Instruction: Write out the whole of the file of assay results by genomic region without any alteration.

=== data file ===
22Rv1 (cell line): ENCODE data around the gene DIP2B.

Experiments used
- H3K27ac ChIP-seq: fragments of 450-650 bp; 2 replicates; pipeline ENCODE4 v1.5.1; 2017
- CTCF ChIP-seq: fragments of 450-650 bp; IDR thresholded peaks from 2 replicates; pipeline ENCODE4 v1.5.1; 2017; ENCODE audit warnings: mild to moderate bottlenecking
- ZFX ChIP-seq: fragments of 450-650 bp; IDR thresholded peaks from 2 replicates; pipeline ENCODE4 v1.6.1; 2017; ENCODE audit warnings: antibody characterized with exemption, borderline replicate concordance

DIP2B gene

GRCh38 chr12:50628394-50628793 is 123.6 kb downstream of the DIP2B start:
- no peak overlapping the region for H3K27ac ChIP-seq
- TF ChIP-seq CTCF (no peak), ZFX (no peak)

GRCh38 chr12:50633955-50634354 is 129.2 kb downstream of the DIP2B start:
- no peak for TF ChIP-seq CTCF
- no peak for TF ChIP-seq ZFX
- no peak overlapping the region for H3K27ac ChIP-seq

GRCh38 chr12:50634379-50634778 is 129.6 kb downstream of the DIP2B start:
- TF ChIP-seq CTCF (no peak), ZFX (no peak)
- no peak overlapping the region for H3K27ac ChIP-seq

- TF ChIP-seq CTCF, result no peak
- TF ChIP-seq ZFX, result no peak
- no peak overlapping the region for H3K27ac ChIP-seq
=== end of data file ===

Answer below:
22Rv1 (cell line): ENCODE data around the gene DIP2B.

Experiments used
- H3K27ac ChIP-seq: fragments of 450-650 bp; 2 replicates; pipeline ENCODE4 v1.5.1; 2017
- CTCF ChIP-seq: fragments of 450-650 bp; IDR thresholded peaks from 2 replicates; pipeline ENCODE4 v1.5.1; 2017; ENCODE audit warnings: mild to moderate bottlenecking
- ZFX ChIP-seq: fragments of 450-650 bp; IDR thresholded peaks from 2 replicates; pipeline ENCODE4 v1.6.1; 2017; ENCODE audit warnings: antibody characterized with exemption, borderline replicate concordance

DIP2B gene

GRCh38 chr12:50628394-50628793 is 123.6 kb downstream of the DIP2B start:
- no peak overlapping the region for H3K27ac ChIP-seq
- TF ChIP-seq CTCF (no peak), ZFX (no peak)

GRCh38 chr12:50633955-50634354 is 129.2 kb downstream of the DIP2B start:
- no peak for TF ChIP-seq CTCF
- no peak for TF ChIP-seq ZFX
- no peak overlapping the region for H3K27ac ChIP-seq

GRCh38 chr12:50634379-50634778 is 129.6 kb downstream of the DIP2B start:
- TF ChIP-seq CTCF (no peak), ZFX (no peak)
- no peak overlapping the region for H3K27ac ChIP-seq

- TF ChIP-seq CTCF, result no peak
- TF ChIP-seq ZFX, result no peak
- no peak overlapping the region for H3K27ac ChIP-seq